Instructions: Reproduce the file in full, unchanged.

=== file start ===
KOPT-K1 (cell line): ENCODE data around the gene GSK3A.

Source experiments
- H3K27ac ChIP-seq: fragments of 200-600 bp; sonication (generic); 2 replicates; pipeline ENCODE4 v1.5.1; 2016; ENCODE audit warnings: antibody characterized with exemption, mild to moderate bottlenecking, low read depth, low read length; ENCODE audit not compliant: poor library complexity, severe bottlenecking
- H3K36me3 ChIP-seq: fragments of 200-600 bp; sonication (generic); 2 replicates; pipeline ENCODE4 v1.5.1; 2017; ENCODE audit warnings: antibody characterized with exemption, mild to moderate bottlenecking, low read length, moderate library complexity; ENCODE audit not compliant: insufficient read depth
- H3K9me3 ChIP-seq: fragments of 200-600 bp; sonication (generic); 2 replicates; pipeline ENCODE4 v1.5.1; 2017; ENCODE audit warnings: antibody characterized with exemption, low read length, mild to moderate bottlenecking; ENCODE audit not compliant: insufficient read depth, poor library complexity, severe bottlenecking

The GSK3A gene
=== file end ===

KOPT-K1 (cell line): ENCODE data around the gene GSK3A.

Source experiments
- H3K27ac ChIP-seq: fragments of 200-600 bp; sonication (generic); 2 replicates; pipeline ENCODE4 v1.5.1; 2016; ENCODE audit warnings: antibody characterized with exemption, mild to moderate bottlenecking, low read depth, low read length; ENCODE audit not compliant: poor library complexity, severe bottlenecking
- H3K36me3 ChIP-seq: fragments of 200-600 bp; sonication (generic); 2 replicates; pipeline ENCODE4 v1.5.1; 2017; ENCODE audit warnings: antibody characterized with exemption, mild to moderate bottlenecking, low read length, moderate library complexity; ENCODE audit not compliant: insufficient read depth
- H3K9me3 ChIP-seq: fragments of 200-600 bp; sonication (generic); 2 replicates; pipeline ENCODE4 v1.5.1; 2017; ENCODE audit warnings: antibody characterized with exemption, low read length, mild to moderate bottlenecking; ENCODE audit not compliant: insufficient read depth, poor library complexity, severe bottlenecking

The GSK3A gene